By Catherine Nguyen and Sheris MendiolaCourier Staff Writers                                                                                              Mary Kay Jimenez-Floyd, Managing Editor

Whether students should be able to have lunch beyond the campus is a heated topic that often sticks to the minds of staff and students.

In recent years, a majority of the Logan students have been yearning to have Open-Campus Lunch. In support for this concept, students cite reasons such as the poor taste of school food, freedom of choice, and lessons for responsibility.

Multiple students cited Open-Campus Lunch as giving “students a wider variety.” For example, sophomore Marisela Arredondo believes that “it gives [us] more options” if students prefer not to buy the Logan food, or lack the time to make their own lunches.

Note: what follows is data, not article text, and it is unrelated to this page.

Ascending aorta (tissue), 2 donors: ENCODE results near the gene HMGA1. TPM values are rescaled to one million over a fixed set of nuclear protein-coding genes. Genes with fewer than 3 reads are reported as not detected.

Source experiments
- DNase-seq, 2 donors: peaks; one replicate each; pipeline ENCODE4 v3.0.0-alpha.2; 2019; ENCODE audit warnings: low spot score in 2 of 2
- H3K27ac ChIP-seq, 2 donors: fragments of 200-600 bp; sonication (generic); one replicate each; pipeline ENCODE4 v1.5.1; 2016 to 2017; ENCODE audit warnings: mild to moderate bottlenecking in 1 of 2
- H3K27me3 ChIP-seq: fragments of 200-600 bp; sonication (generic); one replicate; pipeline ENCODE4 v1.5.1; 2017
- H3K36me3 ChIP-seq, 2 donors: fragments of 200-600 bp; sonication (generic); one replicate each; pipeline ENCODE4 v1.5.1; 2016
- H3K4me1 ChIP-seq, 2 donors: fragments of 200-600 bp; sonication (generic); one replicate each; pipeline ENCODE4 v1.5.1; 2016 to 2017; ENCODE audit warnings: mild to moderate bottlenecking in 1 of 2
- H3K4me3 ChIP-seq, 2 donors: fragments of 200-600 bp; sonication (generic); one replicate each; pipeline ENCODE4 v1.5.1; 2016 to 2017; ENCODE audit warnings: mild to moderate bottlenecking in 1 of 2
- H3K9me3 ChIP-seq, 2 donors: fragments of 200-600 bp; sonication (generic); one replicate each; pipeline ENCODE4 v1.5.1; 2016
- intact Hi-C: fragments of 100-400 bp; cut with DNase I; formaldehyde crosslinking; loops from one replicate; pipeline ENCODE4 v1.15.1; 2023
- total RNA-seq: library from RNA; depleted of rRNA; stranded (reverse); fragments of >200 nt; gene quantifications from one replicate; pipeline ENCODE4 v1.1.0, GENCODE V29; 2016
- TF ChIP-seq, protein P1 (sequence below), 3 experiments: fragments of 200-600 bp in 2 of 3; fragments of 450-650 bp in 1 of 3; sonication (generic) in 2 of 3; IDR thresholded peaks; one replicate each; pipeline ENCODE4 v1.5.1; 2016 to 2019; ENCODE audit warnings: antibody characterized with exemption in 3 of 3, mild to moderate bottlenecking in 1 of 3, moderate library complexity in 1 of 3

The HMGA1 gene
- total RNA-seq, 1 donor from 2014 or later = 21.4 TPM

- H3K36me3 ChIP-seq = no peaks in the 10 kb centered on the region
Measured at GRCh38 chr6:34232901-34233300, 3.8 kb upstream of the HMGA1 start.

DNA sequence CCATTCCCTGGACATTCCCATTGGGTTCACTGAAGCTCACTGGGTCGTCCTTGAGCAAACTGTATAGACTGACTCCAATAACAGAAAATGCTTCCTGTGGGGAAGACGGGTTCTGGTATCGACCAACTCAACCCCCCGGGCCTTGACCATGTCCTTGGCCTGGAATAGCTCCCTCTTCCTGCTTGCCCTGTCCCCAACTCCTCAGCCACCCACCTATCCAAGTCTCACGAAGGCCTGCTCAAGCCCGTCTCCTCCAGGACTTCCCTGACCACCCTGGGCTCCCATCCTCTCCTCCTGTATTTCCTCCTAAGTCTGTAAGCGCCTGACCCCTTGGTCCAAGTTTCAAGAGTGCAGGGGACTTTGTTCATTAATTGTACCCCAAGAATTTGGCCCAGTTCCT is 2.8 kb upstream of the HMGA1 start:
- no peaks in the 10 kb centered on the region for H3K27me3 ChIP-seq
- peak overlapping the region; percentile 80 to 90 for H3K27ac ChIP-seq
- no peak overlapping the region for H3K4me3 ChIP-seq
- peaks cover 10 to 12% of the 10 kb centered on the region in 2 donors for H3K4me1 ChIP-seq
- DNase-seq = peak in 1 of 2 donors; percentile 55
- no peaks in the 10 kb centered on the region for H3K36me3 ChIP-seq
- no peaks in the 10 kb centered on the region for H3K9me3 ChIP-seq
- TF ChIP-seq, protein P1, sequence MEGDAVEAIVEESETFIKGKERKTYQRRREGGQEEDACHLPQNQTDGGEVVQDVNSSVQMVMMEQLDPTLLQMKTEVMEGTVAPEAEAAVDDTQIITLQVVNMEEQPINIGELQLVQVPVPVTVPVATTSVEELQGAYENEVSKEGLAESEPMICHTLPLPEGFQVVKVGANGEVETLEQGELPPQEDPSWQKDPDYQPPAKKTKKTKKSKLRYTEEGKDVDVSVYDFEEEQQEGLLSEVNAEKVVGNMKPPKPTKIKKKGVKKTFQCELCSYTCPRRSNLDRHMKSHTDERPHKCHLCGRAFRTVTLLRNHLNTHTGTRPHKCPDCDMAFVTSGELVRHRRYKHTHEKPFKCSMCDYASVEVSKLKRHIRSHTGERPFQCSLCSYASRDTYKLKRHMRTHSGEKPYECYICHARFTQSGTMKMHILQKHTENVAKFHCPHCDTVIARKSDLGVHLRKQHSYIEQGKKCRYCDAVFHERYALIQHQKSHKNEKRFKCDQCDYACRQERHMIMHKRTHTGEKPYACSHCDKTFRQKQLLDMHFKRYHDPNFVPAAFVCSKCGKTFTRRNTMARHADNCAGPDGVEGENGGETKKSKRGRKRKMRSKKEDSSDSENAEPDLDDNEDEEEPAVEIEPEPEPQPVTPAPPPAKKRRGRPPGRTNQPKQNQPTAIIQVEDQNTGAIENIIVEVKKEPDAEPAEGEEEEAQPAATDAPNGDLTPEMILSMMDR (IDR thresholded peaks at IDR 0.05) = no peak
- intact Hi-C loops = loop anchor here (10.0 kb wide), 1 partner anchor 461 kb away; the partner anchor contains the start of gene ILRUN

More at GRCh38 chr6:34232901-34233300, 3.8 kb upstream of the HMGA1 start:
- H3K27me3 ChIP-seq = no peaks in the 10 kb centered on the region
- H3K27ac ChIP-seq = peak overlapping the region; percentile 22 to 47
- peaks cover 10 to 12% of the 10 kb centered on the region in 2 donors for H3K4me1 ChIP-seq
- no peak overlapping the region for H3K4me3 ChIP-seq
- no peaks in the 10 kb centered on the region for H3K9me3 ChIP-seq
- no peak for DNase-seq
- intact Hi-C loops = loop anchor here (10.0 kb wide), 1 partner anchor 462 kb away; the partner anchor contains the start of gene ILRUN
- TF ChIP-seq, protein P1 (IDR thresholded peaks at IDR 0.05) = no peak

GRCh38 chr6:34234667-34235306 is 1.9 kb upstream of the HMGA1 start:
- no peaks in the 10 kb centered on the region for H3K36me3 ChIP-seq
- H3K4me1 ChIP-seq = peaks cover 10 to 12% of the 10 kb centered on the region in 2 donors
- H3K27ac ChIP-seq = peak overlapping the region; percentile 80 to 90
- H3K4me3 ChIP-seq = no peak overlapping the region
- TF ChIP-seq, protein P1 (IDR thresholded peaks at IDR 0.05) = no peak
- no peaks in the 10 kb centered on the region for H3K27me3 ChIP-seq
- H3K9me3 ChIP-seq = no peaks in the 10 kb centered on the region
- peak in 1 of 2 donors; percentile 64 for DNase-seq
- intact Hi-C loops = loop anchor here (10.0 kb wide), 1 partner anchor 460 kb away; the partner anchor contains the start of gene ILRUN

Gracie Davis, a freshman, believes that this increased range of lunches would benefit the kids’ well-being as students.

Similarly, Jordan Parish, a 9th grader, says that “It will teach kids how to actually be responsible and manage time.”

Senior Holly Caling, however, believes that there should be some restrictions: “We should only have off campus lunch for seniors. If your GPA is over a 3.0, you should be able to go off campus for lunch.”


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Puerto Rico in the aftermath of Hurricane Maria

By Yari Nieves-Rivera, Editor Emeritus

A picture of Yari’s family’s neighborhood

For one third of my life, the little city of Comerío, hugged by the mountains that make up Puerto Rico’s dorsal spine, was the extent of my entire world. There were towns that bordered, like planets that can barely be reached by our best scientists, but they never mattered to me. The twenty-thousand people that lived there were the only people that mattered to me. My family were the most important. I was proud to be a Nieves, a Rivera, as people in my town always recognized the names. There were a lot of us, of course, but we were always a part of the family.

Today, as of September 21st, 2017, I know nothing of the 20,000 people that inhabit my little world.